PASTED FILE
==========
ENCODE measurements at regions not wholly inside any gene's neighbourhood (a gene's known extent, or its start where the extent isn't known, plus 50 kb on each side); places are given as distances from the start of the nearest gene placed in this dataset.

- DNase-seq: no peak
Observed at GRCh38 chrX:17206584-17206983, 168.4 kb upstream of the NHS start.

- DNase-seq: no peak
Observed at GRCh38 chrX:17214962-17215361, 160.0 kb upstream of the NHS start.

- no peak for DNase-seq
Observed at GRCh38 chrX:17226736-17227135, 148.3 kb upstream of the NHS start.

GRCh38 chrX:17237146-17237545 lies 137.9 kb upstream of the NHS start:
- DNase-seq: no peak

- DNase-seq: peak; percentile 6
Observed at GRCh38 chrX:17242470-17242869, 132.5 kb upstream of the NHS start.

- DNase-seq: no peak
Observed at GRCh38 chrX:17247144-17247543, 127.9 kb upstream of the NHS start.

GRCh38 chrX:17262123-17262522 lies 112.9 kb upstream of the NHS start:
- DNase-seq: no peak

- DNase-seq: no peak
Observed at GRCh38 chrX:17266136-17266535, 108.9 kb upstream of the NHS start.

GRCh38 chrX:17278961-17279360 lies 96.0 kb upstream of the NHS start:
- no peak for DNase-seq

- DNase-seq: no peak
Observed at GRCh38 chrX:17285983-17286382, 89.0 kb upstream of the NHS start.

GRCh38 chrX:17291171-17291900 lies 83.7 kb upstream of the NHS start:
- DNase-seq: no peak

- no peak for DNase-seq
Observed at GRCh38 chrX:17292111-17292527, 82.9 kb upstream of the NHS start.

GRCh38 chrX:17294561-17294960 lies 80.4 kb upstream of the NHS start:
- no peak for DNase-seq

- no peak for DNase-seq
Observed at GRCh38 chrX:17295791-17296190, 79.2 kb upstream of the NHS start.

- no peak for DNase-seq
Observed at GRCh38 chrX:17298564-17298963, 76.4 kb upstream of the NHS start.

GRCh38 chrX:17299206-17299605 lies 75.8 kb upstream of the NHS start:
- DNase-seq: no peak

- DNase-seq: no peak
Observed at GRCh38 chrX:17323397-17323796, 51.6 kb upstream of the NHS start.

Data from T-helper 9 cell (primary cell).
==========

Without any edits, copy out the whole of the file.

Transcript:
ENCODE measurements at regions not wholly inside any gene's neighbourhood (a gene's known extent, or its start where the extent isn't known, plus 50 kb on each side); places are given as distances from the start of the nearest gene placed in this dataset.

- DNase-seq: no peak
Observed at GRCh38 chrX:17206584-17206983, 168.4 kb upstream of the NHS start.

- DNase-seq: no peak
Observed at GRCh38 chrX:17214962-17215361, 160.0 kb upstream of the NHS start.

- no peak for DNase-seq
Observed at GRCh38 chrX:17226736-17227135, 148.3 kb upstream of the NHS start.

GRCh38 chrX:17237146-17237545 lies 137.9 kb upstream of the NHS start:
- DNase-seq: no peak

- DNase-seq: peak; percentile 6
Observed at GRCh38 chrX:17242470-17242869, 132.5 kb upstream of the NHS start.

- DNase-seq: no peak
Observed at GRCh38 chrX:17247144-17247543, 127.9 kb upstream of the NHS start.

GRCh38 chrX:17262123-17262522 lies 112.9 kb upstream of the NHS start:
- DNase-seq: no peak

- DNase-seq: no peak
Observed at GRCh38 chrX:17266136-17266535, 108.9 kb upstream of the NHS start.

GRCh38 chrX:17278961-17279360 lies 96.0 kb upstream of the NHS start:
- no peak for DNase-seq

- DNase-seq: no peak
Observed at GRCh38 chrX:17285983-17286382, 89.0 kb upstream of the NHS start.

GRCh38 chrX:17291171-17291900 lies 83.7 kb upstream of the NHS start:
- DNase-seq: no peak

- no peak for DNase-seq
Observed at GRCh38 chrX:17292111-17292527, 82.9 kb upstream of the NHS start.

GRCh38 chrX:17294561-17294960 lies 80.4 kb upstream of the NHS start:
- no peak for DNase-seq

- no peak for DNase-seq
Observed at GRCh38 chrX:17295791-17296190, 79.2 kb upstream of the NHS start.

- no peak for DNase-seq
Observed at GRCh38 chrX:17298564-17298963, 76.4 kb upstream of the NHS start.

GRCh38 chrX:17299206-17299605 lies 75.8 kb upstream of the NHS start:
- DNase-seq: no peak

- DNase-seq: no peak
Observed at GRCh38 chrX:17323397-17323796, 51.6 kb upstream of the NHS start.

Data from T-helper 9 cell (primary cell).